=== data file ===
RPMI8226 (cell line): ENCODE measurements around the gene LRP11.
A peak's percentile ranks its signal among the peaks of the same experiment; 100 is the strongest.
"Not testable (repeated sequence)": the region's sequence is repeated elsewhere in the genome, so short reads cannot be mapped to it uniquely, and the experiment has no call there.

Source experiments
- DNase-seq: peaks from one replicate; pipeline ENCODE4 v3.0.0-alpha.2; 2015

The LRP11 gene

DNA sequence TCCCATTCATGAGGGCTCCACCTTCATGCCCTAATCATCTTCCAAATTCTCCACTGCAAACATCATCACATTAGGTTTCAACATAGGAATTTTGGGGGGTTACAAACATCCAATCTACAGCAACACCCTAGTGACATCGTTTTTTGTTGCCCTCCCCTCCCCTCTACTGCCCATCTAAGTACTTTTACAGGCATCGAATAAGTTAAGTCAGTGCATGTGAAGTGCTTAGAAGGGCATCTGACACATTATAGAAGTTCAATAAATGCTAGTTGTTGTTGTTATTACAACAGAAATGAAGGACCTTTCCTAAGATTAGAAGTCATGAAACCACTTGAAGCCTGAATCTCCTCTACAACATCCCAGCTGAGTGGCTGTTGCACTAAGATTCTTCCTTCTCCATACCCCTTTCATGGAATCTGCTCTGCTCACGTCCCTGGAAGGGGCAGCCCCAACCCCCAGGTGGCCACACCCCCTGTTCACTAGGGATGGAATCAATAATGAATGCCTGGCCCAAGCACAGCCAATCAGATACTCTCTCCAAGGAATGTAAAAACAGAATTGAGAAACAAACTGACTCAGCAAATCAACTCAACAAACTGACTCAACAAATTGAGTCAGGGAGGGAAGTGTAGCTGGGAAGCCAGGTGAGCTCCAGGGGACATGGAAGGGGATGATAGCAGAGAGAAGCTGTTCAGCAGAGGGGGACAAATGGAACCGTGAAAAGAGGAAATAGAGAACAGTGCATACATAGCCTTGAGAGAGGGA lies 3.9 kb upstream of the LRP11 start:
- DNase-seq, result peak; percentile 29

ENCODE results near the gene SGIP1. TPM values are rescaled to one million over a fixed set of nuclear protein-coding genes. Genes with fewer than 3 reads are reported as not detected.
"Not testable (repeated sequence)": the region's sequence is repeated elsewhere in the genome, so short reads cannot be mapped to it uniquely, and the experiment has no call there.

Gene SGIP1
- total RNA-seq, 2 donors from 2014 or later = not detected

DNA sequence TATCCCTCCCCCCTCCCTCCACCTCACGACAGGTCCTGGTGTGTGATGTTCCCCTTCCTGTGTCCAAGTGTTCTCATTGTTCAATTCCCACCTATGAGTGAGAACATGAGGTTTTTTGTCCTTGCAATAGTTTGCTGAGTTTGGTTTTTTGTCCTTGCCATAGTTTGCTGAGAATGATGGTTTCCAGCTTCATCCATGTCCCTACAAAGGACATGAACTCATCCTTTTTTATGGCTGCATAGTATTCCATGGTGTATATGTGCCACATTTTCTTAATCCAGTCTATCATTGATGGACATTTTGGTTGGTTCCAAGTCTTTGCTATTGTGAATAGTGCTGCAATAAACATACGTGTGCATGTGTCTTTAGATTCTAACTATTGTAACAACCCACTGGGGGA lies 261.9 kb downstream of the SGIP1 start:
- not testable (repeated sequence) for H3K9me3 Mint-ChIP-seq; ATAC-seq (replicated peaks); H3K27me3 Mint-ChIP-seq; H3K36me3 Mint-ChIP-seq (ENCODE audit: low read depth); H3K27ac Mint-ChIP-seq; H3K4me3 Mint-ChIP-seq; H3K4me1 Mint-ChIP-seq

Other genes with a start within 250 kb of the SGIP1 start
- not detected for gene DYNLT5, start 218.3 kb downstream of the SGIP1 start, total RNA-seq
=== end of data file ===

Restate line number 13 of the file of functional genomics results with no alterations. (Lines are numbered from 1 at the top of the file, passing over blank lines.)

DNA sequence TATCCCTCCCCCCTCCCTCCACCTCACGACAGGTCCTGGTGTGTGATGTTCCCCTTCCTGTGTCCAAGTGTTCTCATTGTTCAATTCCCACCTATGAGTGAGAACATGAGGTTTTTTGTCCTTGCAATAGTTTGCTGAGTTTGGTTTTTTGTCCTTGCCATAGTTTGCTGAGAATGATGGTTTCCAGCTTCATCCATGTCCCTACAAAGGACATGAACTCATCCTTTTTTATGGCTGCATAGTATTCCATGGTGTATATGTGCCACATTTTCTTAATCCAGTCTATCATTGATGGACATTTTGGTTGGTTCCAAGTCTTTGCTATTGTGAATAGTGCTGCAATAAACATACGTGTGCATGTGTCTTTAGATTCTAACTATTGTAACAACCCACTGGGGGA lies 261.9 kb downstream of the SGIP1 start: